IKEA makes move to purchase second wind farm in Alberta

IKEA Group aims to produce more renewable energy than its operations consume by 2020 and promote sustainable living worldwide.

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Ikea Canada is set to purchase a $58.6 million wind power facility near Drumheller, Alberta.

Ikea Canada is set to purchase a $58.6-million wind power facility near Drumheller, Alberta. — Photo: Ikea Calgary

Ikea is known for its clean and forward-thinking designs, but few know that the company is dedicated to a creating cleaner earth for the future as well. The Ikea Group’s People and Planet Positive strategy was outlined to inspire sustainable living.

The People and Planet Positive strategy is meant to secure not just economic well-being, but environmental well-being for the planet in years to come. The Ikea Group has refocused the company values to reflect the long-term interests of its shoppers and the environment. Overall, an improved quality of life and the promotion of renewable energy is a priority to the Ikea group.

The largest goal is Ikea’s dedication to produce more renewable energy than it consumes worldwide by 2020. There are 343 Ikea stores across the globe. Of that number, 12 are in Canada. Following up on the People and Planet strategy, Ikea put its money where its mouth is by taking steps toward “energy independence” in Canada. Wind power is the solution.

The first 46-megawatt wind farm Ikea purchased back in 2013 is located at Pincher Creek, Alberta. Ikea Canada purchased its second wind farm—the 55-turbine, 88-megawatt Wintering Hills Wind Power Facility located near Drumheller, Alberta—in January 2017. It generates 275 million kilowatt hours of energy—enough to power 54 Ikea stores each year. Ikea's purchase of this second Alberta wind farm will put the company well on its way to achieving its energy independence goal. “Together, these two wind farms will produce the equivalent of more than four times the energy that Ikea Group operations consume in Canada,” it was noted in a press release from Ikea Canada.

The company’s core strategies and sustainability investments have driven this decision. “Ikea Group has allocated over three billion euros to become resource and energy independent,” said the press release. “Since 2009, the Ikea Group has invested 1.5 billion euros in renewable energy and has committed an additional 600 million euros for investments in wind and solar.”

Wintering Hills Wind Power Facility is currently owned by Teck Resources Limited (49 per cent) and a subsidiaryof TransAlta Corporation (51 per cent). The transaction was to be completed by mid-February following satisfactory closing conditions. The wind farm will cost a total of $119.6 million, but will ultimately save money in the long run.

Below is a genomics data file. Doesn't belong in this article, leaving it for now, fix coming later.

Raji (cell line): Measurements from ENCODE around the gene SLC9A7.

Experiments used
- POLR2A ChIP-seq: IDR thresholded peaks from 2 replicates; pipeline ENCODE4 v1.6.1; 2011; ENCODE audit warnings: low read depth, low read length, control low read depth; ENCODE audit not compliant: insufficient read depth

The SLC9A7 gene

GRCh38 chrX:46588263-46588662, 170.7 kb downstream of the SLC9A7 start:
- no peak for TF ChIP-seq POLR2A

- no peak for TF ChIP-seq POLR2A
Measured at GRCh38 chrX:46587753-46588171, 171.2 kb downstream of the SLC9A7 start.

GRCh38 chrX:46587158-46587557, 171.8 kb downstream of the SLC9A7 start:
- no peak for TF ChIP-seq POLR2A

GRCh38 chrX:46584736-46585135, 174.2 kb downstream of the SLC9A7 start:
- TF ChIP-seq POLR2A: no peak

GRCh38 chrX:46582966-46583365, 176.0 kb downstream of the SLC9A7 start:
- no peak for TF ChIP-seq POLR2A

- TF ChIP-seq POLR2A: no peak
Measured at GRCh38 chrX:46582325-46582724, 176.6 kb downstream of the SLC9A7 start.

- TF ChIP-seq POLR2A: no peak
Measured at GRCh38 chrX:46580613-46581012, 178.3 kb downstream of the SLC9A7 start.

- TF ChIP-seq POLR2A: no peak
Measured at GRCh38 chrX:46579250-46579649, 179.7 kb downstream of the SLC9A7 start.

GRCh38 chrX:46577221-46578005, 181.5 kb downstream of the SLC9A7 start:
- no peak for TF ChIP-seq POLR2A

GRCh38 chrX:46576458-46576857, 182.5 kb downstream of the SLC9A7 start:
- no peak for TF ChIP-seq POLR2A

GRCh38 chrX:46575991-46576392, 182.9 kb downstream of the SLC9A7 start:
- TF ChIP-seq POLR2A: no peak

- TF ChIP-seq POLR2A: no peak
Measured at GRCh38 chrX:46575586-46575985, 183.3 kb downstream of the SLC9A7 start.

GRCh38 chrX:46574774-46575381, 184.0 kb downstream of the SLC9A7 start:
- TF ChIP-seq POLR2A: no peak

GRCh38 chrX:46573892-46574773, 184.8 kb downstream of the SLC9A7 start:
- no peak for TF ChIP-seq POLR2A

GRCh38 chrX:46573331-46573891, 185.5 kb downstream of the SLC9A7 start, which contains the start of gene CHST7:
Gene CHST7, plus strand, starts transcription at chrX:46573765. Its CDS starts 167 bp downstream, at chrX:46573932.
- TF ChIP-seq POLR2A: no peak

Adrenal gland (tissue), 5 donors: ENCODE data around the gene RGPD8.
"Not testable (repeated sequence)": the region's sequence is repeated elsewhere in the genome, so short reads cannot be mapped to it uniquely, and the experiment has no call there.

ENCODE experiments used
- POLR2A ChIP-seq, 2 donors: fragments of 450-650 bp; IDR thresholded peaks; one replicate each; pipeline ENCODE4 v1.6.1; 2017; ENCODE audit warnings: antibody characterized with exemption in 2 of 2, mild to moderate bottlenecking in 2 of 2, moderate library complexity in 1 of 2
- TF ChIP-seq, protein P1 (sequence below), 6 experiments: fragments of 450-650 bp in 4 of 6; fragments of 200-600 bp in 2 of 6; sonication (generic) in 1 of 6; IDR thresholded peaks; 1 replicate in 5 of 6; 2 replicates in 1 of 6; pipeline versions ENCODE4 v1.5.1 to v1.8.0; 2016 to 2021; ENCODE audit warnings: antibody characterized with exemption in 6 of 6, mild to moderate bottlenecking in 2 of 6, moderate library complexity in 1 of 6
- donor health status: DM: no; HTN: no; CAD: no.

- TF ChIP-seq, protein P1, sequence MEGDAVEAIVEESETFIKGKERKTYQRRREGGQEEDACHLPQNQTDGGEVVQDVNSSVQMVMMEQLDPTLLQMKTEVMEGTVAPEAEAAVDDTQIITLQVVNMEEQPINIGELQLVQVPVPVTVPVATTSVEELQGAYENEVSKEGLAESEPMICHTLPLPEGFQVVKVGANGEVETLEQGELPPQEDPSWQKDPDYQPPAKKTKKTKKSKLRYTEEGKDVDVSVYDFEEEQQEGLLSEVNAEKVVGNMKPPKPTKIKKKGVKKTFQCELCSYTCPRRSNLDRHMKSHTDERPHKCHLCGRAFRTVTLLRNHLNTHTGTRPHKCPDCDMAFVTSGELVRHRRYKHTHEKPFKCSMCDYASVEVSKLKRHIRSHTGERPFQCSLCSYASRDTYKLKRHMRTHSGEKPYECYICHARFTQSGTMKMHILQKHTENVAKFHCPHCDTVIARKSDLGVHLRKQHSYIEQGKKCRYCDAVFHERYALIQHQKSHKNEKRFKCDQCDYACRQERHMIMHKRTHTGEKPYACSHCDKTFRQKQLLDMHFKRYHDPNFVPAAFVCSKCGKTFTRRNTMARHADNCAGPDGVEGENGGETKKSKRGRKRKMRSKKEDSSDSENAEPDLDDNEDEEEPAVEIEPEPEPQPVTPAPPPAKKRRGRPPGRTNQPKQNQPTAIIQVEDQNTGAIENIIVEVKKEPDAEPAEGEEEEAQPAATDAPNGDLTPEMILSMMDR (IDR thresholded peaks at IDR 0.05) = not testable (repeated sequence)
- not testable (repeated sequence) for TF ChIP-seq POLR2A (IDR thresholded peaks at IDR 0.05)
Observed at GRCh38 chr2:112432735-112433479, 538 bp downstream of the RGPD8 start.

Ikea’s dedication to sustainability is not limited to wind farms in Alberta. The company is openly concerned with climate change, exponentially increasing world population and the excessive use of our resources. Ikea wants to transform the way the company does business in order to combat the pressure we continue to place on our environment. The company has also looked to invest in sustainability in other sectors, including forestry, recycling, renewable energy development and biomaterial development.

Already, the energy efficiency of Ikea stores has improved by 8 per cent since 2010, and its current single wind farm provides one -third of the company’s total energy in Canada. Waste reduction strategies, responsible raw material purchases, the installation of electric car charging ports at Canadian stores, and even organic food options in the store restaurants are other steps Ikea has taken towards creating a sustainable future for its shoppers.

Outside of its own operations, Ikea hopes to continue to inspire shoppers to live sustainable lives at home. One way the company plans to support sustainability is by selling water- and energy-saving solutions in stores including water-saving faucets and energy-efficient appliances.

Overall, Ikea’s new business strategies aim “to do the right thing” with a focus on strong values based in renewable resources, minimal impact and environmental responsibility.

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